It’s waters have a high acidity level, which is why you will see barely any algae or plants growing on the lake bottom. It’s as clear as a swimming pool.
As you swim out a few metres away from the shore, the sand abruptly drops off and the lake gets incredibly deep. I dared myself to swim out past the end of the sand, where the water changed from light turquoise to a deep indigo blue. The water became suddenly cold and I could feel the chilling nothingness beneath me. I quickly swam back to the shore.
As we were leaving Lake McKenzie, Steve announced that there was a young dingo visible by the side of the road near the bus. Everyone lifted their heads and stood up to see, leaning towards the left size of the bus – if we were a boat we would have capsized. Lee announced that he could see the dingo and pointed.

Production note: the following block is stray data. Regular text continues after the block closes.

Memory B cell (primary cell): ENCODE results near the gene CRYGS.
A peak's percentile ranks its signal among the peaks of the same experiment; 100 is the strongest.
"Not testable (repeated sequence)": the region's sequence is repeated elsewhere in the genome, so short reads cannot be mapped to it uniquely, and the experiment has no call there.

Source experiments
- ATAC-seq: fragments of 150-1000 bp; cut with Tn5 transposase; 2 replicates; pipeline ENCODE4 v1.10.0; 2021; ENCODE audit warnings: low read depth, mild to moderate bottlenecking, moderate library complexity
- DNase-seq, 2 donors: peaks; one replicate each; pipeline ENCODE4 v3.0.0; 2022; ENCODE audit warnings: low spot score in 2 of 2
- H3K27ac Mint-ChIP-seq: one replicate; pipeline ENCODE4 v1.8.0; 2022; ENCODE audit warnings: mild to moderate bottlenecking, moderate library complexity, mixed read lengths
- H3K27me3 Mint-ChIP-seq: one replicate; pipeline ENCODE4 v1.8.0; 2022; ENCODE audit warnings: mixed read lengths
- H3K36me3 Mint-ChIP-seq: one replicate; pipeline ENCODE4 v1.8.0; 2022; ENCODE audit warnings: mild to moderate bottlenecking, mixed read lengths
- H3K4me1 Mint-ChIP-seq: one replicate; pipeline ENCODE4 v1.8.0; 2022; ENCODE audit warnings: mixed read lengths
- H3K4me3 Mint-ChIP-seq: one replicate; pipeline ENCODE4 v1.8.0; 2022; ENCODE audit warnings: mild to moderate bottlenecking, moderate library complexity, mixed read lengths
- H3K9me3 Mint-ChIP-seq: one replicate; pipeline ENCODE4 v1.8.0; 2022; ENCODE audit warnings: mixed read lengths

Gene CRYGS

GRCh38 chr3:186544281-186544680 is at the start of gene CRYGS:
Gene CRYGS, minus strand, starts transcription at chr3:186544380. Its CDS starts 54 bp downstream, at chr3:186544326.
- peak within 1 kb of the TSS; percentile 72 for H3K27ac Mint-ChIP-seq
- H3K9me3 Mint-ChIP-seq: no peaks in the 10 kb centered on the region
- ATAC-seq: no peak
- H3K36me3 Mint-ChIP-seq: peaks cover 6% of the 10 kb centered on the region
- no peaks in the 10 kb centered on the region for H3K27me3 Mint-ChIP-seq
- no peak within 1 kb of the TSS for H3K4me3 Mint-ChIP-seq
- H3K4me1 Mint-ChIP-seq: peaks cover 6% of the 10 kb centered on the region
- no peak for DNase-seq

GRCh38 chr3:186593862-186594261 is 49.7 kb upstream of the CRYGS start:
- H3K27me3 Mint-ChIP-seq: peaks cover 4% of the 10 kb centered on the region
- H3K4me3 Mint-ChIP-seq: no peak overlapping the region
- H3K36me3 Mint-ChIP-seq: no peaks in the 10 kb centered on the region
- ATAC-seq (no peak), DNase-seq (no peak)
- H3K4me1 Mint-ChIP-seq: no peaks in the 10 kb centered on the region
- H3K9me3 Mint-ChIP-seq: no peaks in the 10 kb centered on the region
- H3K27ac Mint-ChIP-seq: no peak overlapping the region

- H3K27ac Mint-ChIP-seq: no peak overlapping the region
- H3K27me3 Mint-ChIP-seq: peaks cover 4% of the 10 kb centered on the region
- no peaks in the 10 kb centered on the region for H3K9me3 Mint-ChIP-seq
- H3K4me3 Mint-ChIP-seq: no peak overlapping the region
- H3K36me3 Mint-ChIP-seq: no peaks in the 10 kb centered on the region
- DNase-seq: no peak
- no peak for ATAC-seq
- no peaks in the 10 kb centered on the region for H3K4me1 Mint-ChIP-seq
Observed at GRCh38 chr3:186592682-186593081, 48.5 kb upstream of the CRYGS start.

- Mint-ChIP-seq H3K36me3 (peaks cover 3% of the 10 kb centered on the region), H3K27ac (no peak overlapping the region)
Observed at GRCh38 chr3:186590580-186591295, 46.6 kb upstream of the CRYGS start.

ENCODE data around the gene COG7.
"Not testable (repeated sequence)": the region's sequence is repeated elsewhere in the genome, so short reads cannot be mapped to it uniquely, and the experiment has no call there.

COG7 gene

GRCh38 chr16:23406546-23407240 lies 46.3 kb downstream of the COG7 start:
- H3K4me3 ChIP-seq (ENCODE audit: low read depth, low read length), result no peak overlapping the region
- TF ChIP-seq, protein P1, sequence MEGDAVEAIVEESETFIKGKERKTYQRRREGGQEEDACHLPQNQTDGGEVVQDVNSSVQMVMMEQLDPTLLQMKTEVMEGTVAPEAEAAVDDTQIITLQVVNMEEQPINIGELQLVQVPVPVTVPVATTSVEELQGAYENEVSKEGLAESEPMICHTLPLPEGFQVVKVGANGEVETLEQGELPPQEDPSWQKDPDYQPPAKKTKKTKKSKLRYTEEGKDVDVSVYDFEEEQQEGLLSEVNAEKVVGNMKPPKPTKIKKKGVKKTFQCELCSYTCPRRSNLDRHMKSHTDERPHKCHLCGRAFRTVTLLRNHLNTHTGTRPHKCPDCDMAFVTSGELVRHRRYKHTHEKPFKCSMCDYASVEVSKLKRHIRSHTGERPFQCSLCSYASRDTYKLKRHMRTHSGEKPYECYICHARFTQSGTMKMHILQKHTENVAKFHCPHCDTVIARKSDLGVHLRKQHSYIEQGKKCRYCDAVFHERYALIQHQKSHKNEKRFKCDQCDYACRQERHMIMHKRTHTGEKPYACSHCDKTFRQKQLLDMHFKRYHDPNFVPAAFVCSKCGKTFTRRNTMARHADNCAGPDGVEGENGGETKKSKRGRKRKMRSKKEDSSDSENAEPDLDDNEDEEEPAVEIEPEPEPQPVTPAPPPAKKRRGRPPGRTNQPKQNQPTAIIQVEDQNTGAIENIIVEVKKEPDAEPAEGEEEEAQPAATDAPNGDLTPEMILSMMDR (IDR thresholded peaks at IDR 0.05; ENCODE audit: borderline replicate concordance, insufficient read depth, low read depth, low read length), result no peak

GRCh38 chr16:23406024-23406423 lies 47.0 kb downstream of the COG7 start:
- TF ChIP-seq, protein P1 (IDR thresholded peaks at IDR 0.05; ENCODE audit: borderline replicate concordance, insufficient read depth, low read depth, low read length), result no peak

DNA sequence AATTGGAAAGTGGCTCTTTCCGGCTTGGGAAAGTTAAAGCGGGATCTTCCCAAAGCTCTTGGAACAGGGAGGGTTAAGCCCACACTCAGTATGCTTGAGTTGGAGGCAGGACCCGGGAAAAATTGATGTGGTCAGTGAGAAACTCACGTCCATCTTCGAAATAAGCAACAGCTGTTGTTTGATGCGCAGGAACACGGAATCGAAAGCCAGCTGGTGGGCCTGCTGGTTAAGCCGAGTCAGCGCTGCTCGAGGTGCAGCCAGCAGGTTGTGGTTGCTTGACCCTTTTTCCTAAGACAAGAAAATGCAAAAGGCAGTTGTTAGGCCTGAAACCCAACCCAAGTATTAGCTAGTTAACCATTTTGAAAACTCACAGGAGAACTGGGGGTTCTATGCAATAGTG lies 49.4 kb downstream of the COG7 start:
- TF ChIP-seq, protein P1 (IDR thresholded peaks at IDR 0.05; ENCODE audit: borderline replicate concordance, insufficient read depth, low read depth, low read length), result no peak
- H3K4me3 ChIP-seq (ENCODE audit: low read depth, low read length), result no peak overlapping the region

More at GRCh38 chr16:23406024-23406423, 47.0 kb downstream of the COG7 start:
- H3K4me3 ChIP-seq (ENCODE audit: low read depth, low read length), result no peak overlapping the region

My eyes scanned the underbrush desperately. I saw nothing. I only had about an eight second window as we drove past and during that short chance I failed to spot the sandy-coloured creature in its forest habitat.
I felt pretty frustrated and disappointed that I had missed my chance to see a dingo, but then I saw the grin on Lee’s face and I was happy for him. At least if only one of us got to see one of these wild dogs, it was him – as he is ultimately even a bigger dog lover than I am.
Sun-warmed and exhausted, we rode back to the ferry – the bus swaying back and forth on the sandy track. We said goodbye to Steve and boarded the ferry back to the mainland, trying once again in vain to win over the ferry cat.
For a strange and impossible island surrounded by sharks and filled with animals and insects that could potentially kill us, Fraser Island turned out to be pretty wonderful.